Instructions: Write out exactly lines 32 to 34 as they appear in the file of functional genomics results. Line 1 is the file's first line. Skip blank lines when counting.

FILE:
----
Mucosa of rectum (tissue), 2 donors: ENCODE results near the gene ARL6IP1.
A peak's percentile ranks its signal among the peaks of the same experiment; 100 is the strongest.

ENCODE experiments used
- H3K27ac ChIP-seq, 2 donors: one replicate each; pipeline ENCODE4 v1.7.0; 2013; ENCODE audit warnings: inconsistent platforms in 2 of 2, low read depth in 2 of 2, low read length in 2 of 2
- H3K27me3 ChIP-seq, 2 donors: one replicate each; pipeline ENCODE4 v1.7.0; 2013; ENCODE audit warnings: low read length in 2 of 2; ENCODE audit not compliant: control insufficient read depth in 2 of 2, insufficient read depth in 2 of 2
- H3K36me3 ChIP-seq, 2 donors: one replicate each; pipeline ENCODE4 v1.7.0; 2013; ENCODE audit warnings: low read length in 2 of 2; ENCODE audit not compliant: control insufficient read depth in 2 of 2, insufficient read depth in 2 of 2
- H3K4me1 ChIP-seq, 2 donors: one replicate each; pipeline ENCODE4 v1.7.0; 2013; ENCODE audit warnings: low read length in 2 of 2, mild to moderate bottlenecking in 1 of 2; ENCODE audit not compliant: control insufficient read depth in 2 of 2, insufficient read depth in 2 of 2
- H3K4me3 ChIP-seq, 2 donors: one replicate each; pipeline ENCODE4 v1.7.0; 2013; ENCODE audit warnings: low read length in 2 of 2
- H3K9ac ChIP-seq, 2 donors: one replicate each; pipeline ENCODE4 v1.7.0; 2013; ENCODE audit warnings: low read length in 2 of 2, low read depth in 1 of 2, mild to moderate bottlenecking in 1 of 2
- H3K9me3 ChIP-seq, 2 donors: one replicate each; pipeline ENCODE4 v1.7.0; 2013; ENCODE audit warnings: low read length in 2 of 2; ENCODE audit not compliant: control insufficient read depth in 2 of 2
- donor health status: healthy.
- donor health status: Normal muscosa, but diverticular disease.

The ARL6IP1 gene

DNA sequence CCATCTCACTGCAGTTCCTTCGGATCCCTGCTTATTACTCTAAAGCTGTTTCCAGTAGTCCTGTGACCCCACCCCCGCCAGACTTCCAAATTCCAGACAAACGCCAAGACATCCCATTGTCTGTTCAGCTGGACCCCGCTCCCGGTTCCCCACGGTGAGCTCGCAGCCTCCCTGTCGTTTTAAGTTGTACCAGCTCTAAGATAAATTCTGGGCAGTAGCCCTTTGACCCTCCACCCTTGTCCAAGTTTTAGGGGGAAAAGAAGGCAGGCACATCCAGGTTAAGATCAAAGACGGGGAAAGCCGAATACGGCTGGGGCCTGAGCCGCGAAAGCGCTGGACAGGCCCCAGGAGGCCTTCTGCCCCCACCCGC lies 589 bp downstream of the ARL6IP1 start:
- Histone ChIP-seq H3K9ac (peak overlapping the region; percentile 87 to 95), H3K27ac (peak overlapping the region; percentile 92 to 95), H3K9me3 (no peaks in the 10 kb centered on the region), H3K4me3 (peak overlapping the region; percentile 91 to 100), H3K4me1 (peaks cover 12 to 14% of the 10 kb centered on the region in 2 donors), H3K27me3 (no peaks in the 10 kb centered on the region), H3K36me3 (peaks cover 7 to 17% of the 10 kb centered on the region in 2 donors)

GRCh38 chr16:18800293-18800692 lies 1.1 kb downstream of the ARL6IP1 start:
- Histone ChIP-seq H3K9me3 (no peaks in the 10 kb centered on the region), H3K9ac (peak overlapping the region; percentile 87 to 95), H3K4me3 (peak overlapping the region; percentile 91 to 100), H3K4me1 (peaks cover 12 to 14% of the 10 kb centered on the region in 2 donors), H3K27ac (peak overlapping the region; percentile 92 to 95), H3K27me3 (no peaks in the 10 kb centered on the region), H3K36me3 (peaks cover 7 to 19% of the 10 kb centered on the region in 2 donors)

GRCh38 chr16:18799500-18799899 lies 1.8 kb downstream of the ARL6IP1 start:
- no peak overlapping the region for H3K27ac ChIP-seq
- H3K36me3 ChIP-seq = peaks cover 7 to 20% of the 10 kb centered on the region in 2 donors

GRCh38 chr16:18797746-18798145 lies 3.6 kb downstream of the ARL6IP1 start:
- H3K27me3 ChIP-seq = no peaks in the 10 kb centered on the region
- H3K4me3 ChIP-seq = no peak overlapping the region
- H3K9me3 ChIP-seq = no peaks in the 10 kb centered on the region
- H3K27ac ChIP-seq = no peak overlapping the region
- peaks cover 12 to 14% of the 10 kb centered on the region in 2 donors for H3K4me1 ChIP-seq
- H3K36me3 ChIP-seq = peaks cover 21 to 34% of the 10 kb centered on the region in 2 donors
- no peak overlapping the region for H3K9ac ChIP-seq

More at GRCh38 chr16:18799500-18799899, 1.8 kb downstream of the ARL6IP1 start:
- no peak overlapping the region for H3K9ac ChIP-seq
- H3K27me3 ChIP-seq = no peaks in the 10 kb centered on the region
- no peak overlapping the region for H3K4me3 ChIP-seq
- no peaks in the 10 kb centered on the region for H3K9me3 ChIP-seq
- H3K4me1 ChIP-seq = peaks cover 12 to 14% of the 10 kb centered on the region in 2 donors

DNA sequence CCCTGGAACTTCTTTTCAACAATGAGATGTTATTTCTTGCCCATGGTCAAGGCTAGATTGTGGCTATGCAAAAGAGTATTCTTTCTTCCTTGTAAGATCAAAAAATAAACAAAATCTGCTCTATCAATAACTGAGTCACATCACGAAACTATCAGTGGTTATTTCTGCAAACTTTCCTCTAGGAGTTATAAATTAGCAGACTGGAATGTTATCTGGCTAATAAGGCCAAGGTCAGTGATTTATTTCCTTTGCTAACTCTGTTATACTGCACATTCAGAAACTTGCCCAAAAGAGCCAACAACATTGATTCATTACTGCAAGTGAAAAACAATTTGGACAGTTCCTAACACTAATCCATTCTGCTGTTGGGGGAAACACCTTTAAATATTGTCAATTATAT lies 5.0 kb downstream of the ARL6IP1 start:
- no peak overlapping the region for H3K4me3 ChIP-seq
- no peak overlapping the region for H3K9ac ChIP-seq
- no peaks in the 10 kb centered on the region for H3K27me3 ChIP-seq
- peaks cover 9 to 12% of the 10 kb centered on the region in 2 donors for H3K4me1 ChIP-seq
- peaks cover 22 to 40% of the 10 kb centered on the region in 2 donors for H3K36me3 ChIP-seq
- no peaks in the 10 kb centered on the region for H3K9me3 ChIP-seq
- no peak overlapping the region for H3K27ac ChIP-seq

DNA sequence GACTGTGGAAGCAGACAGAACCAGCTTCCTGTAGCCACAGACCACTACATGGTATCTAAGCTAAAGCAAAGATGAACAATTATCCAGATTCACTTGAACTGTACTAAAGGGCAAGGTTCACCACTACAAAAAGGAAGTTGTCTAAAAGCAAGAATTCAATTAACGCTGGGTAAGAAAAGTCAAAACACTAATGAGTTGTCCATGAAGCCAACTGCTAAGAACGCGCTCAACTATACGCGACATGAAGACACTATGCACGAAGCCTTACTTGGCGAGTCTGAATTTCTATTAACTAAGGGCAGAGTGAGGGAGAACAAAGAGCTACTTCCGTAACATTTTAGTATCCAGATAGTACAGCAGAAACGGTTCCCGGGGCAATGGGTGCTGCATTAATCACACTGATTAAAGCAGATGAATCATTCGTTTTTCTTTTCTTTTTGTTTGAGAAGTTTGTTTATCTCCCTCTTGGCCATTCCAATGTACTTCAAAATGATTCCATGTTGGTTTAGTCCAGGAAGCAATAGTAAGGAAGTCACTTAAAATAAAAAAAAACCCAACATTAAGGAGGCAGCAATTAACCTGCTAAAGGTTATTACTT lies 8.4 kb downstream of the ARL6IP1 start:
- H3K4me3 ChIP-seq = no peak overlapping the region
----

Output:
- no peak overlapping the region for H3K4me3 ChIP-seq
- no peaks in the 10 kb centered on the region for H3K9me3 ChIP-seq
- H3K4me1 ChIP-seq = peaks cover 12 to 14% of the 10 kb centered on the region in 2 donors